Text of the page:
There are some educators who believe grades motivate learning. Perhaps, the underlying assumption being that a lower grade can encourage learners to try harder and a higher grade can give them the motivation to keep going and stay engaged. In this discussion, I think it is also important to highlight various type of motivations - external, internal and amotivation (the absence of motivation). If grades do motivate learners, it is external motivation in terms of grades as a reward or grades as a mechanism to avoid a negative consequence. In the form of external motivation, grades can change behavior but the real question is, do grades motivate learning?
I am of the belief that grades don't motivate learning. In my view, grades only motivate learners to work towards getting better grades. This belief comes from my own experience as a learner and as an adult educator. Over the years I have participated in several professional development courses. This includes open-courseware such as MOOCs, paid courses offered by LinkedIn and University-level certificate programs. There have been no grades for MOOCs and for the LinkedIn learning courses. But that didn't change my learning process, the time I spent on each course, and the gains I received from each course. In a majority of workplace training that I have been involved with, I have neither received nor given grades yet I still learned and I know that participants also learned in the absence of grades.
"Multiple studies of students at various levels of education, in various subjects, and across various time periods reveal that grading has the general effect of replacing internal motivation with external motivation."
(Docan, 2006; Kohn, 1999; Kohn, 2000; McClinticGilbert et al., 2013; Schinske & Tanner, 2014 as cited in Krawczyk, Roxanna M. 2017).
So, what's the issue with replacing internal motivation with external motivation?
"Grades can dampen existing intrinsic motivation, give rise to extrinsic motivation, enhance fear of failure, reduce interest, decrease enjoyment in class work, increase anxiety, hamper performance on follow-up tasks, stimulate avoidance of challenging tasks, and heighten competitiveness."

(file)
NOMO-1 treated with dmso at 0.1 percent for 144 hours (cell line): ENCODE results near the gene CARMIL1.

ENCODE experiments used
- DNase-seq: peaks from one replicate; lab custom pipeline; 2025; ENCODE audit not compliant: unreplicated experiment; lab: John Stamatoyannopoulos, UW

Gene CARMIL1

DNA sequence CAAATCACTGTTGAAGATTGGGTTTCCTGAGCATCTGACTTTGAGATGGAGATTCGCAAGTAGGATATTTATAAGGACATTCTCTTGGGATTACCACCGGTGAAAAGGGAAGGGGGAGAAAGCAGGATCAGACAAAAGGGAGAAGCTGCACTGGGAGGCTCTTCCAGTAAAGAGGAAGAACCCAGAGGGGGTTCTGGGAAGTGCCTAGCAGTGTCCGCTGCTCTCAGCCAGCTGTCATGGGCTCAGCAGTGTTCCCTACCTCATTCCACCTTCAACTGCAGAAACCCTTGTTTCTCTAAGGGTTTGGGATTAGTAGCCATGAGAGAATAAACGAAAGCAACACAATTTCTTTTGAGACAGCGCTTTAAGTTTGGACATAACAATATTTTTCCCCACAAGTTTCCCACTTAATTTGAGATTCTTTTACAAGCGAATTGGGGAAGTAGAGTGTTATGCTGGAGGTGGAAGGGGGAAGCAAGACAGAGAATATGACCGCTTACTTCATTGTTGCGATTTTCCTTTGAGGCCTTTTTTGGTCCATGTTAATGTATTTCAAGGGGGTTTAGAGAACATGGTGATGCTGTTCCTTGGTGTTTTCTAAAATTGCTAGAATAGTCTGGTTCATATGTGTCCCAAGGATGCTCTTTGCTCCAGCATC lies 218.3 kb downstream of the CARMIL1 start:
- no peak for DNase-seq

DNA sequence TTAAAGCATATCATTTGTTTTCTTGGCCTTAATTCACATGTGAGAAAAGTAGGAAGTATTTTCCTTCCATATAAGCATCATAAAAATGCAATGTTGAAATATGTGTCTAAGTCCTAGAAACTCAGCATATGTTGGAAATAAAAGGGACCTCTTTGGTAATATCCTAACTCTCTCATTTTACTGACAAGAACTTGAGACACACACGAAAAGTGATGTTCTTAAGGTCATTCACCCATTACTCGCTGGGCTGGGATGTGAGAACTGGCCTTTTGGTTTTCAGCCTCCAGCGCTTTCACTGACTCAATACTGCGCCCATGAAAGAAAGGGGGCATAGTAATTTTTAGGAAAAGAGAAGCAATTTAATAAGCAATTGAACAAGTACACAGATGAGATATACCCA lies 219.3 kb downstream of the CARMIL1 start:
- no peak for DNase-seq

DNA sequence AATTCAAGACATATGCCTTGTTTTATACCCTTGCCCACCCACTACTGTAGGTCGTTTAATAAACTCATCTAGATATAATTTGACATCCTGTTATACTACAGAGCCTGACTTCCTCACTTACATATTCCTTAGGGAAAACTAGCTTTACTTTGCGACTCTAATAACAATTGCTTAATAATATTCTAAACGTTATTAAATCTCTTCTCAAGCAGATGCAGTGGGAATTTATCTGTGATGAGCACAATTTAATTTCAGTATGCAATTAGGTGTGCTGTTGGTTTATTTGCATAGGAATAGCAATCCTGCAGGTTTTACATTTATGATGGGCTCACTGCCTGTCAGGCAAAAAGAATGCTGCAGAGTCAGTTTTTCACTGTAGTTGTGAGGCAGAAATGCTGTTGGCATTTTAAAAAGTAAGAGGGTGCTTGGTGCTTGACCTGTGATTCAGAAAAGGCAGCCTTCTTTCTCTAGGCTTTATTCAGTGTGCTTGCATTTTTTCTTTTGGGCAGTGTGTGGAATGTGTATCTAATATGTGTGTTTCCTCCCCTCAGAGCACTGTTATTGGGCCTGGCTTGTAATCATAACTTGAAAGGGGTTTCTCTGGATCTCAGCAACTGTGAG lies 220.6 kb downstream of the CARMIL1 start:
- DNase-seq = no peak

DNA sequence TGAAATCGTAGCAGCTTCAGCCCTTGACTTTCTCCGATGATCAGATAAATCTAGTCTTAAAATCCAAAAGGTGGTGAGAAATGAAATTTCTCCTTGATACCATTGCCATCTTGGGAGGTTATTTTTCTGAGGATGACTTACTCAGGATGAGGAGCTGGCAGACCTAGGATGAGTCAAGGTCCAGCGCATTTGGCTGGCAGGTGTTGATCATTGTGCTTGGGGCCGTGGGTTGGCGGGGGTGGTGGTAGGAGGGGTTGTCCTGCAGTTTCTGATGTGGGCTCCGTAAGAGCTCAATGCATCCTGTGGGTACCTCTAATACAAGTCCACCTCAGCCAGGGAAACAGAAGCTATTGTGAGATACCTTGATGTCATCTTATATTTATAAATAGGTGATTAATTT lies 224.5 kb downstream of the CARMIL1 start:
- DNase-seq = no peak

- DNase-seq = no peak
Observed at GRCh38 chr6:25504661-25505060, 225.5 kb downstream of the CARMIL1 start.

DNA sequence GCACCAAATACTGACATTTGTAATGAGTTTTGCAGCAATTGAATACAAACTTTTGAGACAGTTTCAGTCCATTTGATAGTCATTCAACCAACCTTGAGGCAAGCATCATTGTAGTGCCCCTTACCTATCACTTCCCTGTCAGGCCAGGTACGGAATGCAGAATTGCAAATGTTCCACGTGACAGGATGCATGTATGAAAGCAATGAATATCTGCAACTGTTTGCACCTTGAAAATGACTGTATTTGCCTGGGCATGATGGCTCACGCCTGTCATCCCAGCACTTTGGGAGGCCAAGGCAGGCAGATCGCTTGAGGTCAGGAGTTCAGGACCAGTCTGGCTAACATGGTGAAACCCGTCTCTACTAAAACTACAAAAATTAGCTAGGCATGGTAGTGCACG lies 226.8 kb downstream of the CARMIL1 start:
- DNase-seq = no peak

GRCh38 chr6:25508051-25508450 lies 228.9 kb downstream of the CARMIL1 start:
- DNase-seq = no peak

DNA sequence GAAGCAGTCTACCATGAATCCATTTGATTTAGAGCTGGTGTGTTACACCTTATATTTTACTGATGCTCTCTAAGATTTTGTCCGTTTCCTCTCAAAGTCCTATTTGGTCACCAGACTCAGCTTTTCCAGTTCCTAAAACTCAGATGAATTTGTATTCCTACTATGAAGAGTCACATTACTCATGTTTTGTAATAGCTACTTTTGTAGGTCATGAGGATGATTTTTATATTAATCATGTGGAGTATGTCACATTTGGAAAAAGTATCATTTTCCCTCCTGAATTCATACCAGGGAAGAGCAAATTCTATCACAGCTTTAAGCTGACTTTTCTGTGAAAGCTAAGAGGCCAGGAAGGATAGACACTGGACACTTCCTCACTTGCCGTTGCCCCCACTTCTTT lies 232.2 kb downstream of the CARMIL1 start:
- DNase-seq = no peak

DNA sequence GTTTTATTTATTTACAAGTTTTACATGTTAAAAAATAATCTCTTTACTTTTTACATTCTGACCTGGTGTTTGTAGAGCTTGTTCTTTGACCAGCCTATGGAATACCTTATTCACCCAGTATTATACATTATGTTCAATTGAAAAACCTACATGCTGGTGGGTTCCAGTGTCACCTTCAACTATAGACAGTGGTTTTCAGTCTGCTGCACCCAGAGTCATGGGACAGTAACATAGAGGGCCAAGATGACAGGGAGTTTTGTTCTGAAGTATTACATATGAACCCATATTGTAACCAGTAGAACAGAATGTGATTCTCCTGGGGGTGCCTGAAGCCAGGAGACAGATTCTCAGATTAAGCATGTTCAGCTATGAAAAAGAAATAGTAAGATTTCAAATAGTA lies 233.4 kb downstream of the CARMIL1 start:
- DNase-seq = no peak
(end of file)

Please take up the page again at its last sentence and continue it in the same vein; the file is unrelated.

(Harter, 1978; Butler and Nisan, 1986; Butler, 1988; Crooks, 1988; Pulfrey et al., 2011 as cited in Schinske, J., & Tanner, K. 2014).
"Grading is philosophically, socially and politically driven" (Fenwick, T. J. & Parsons, J., 2009, Pg. 140) and grades have become "a commodity in an exchange relationship" (Pg. 136). The meaning of grades can be very different for learners and adult educators. In general, learners tend to view grades as a tool for gate-keeping and for making comparisons with others. But as an adult educator, I don't see grades with that lens. To me, they are not a motivational or comparison tool. If anything, I see grades as a communication tool to provide feedback and guidance along the learning journey. I guess what a learner may make of a grade may depend on many things including what they score. If they are performing well, grades are a validation mechanism. If the performance is not up to par, grades provide them with an evidence of failure. Therefore, as an adult educator it is important that while I don't see grades in a certain way, I must acknowledge how grades are seen and understood by learners. 
So if grades don't motivate learning, what does?
In her 2010 presidential address to the Midwest Sociological Society (a published version of the speech is referenced below), Diane Pike said: 
Interesting and relevant assignments, timely feedback, connection between student and teacher, connection among students, meaningful use of time—these things motivate learning. Thinking more explicitly about grading and evaluation, finding out what students experience by asking them, and reconsidering what grading does motivate, we can unleash new practices that just work better for all of us.” (Pg. 6)
-.-.-.-
References: 
Fenwick, T. J. & Parsons, J. (2009). The art of evaluation. A resource for educators and trainers.  2nd Edition.  Toronto: Ontario. Thompson Educational Publishing
Krawczyk, Roxanna M.. (2017). Effects of Grading on Student Learning and Alternative Assessment Strategies. Retrieved from Sophia, the St. Catherine University repository website: https://sophia.stkate.edu/maed/223
Pike, D. (2011). THE TYRANNY OF DEAD IDEAS IN TEACHING AND LEARNING: Midwest Sociological Society Presidential Address 2010. The Sociological Quarterly, 52(1), 1-12. Retrieved from http://www.jstor.org/stable/23027457
Schinske, J., & Tanner, K. (2014). Teaching More by Grading Less (or Differently). CBE life sciences education13(2), 159-66.